Monday, February 22, 2016


Eulogy for Margret Wallace Leverett, Feb. 2016

Paolo Coelho once said, “To live is to love. Everything else is just details.” Margret Wallace Leverett lived well though I’m sure you may be familiar with some of the details. She was born in Sibley, Iowa in 1928 and grew up in a loving family. She met my dad, Jim and married him in 1950. That means she was married to the man she loved for over 65 years, and I can tell you that they were in love right up until the last day.

She devoted herself to her four children for the first half of her adult life, and that is the part I’m most familiar with. All of the four of us are here, my older brother Bruce, my younger sister Margot, and my youngest brother who came from England with his family. I think it’s a testament to her love for us, that we are all here, and were all here in the last month, remembering her and her love, even as she had forgotten, toward the end, some of those details. It is this part of her life that I remember the best, her attentiveness, her worry, her care for each of us. It made our lives better, and safer, having her care about us, and look out for us coming home. I have just one story about that, although there were many. On the day Kennedy was shot (this was kind of a 9/11 of our era), somebody hit me in the head with a tomato as we were let out of school early; this was in an elementary school in Toledo, and I ran home, upset; it seemed to me the world was going to end. But she was there for me, as usual. She said to me, you’ll be ok, everything will be ok, and she washed my hair and put my life back in order again. Our lives were full of examples like that, maybe not all as dramatic. We’d lived in St. Louis and Cleveland before Toledo, and Pittsburgh and Buffalo after. There were plenty of details.

One remarkable thing about her is that, having seen the last of us out the door, she decided to enter the work world, and often told of feeling unqualified – she hadn’t earned a paycheck in thirty years. But she reframed what she had done in the course of raising us, and went out there and presented herself as a cook, an organizer, and a health supervisor. She got a job with the New York Health Department – and before long she was writing the book – the New York State manual for Home Health Aides; this was the manual that every home health aide in the state used to take care of people – and she wrote the book.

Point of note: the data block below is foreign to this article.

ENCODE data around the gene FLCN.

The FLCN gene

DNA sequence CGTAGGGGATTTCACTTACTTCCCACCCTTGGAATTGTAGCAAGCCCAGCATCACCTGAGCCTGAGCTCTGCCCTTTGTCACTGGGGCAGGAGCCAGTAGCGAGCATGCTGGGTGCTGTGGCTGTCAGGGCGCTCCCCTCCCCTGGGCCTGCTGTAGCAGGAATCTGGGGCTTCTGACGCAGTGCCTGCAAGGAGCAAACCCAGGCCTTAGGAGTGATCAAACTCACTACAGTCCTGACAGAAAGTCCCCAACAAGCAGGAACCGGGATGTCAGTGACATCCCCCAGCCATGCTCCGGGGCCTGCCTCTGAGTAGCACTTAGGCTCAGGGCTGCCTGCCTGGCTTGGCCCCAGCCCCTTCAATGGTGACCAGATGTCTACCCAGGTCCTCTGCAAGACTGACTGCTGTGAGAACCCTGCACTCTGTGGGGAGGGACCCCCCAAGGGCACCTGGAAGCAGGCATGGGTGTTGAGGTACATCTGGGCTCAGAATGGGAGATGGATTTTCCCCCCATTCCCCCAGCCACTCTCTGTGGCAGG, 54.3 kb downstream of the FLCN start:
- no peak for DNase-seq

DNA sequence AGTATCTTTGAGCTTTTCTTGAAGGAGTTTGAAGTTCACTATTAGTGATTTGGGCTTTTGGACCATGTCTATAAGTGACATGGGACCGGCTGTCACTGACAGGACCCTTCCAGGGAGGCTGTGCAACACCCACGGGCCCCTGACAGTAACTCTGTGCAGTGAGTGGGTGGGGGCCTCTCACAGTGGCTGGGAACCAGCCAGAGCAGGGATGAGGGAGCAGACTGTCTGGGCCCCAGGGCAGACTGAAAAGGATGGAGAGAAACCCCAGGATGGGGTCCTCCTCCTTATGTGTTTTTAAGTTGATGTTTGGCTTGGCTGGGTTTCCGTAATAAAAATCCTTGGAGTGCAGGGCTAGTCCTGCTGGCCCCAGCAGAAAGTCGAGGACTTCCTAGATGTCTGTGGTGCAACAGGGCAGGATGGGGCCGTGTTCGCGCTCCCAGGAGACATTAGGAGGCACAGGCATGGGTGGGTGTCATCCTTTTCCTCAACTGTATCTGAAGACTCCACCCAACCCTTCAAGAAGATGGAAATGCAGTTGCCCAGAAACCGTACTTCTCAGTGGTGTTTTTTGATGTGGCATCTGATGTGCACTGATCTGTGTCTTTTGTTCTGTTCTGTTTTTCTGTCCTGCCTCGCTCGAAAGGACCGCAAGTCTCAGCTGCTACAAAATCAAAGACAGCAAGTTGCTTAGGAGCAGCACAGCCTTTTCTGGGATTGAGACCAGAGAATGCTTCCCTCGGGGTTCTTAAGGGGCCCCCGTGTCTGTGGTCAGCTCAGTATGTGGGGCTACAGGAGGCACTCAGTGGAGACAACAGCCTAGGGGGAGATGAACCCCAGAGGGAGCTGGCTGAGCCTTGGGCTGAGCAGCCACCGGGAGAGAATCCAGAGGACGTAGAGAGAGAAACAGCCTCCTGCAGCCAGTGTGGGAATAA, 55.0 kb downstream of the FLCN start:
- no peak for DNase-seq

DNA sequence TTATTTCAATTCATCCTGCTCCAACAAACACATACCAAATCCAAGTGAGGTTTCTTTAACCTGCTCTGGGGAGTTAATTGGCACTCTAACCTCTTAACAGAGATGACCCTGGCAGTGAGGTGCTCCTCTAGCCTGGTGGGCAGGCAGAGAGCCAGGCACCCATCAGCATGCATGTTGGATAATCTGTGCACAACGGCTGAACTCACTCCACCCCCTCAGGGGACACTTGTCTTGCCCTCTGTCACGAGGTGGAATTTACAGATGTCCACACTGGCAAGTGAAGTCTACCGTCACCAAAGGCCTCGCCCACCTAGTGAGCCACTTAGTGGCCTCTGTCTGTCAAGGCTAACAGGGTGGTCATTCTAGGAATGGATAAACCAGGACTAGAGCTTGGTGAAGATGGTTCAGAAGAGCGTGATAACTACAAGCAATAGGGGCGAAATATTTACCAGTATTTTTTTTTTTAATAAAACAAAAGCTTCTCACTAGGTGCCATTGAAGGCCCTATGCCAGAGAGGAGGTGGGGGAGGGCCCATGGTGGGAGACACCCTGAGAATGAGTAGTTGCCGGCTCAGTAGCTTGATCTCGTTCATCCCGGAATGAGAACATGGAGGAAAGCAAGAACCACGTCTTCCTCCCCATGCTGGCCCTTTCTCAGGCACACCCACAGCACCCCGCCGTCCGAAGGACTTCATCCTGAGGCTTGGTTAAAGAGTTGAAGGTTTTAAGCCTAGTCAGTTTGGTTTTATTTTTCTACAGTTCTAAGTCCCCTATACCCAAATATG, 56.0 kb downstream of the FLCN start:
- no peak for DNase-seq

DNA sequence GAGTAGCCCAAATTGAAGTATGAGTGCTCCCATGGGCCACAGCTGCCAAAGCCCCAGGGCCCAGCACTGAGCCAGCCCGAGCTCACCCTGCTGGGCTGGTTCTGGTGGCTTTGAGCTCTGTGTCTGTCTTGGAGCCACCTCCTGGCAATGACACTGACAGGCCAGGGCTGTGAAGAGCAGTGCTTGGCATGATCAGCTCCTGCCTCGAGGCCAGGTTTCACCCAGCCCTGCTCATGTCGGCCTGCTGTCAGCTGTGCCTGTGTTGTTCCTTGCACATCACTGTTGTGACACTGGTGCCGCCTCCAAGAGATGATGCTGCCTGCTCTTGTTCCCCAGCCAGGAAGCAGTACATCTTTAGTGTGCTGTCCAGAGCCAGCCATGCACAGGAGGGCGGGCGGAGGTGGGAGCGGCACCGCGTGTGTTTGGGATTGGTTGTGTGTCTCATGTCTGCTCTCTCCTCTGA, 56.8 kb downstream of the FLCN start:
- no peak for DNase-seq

In her professional careers I should mention first the League of Women Voters, who she served for many years, and who honored her several times for her service; she was also active in a number of other organizations. Several people at Good Sam have mentioned how well she ran the library here at Good Sam. One person said to me, she ran the best meeting. She was rational, she was clear, she moved it right along. I’d like to mention all the groups she was involved in, but I might miss a few, or get them wrong.

And besides, these are just details. She loved people; she loved life; we loved her back. I was a ruthless competitor for her love. As my brother well knows, I was in her face from the very first minute. And she was always, always, always there for me. I speak for my brothers and sister, and my Dad as well, when I say that. And for the grandchildren, and the great-grandchild. Let’s not get caught up in the details, that’s what mattered.

Mom was Scottish; her dad was a Wallace. Mom was a Presbyterian, and she believed. Toward the end there, she was all worry, and had lost track of some details, and she kept saying there was a meeting upstairs and she had to go to the meeting. I kept telling her, there is no meeting, there is no upstairs. In my mind I thought, maybe she knows more than I do, so then I just said, you’ll be ok, Mom, everything will be ok. If there’s a meeting up there, you’ll be ready for it.

For a while there, toward the end, I wasn’t sure she knew everything I meant when I said it to her. So I’ll say it now, just so it’s out there, just so it’s said. Mom, you were everything to me. As Auden said, you were my north, my south, my east, and west, you were my working week and my Sunday rest. My noon, my midnight, my talk, my song…. What I know, I know from watching you, from being near you, from loving you and being loved. We watch ourselves turn into our parents, and that’s fine with me. We will carry on, we will know your love is there, and we will always love you. There is nothing else to worry about.


Blogger Peggy said...

That is lovely Tom! You had me welling up at the Auden quotation. I am so sorry for your loss and pain. Even at our age, it is so very painful when our parents die.



10:05 AM  
Blogger tom said...

Thanks Peggy! So true!

8:47 PM  

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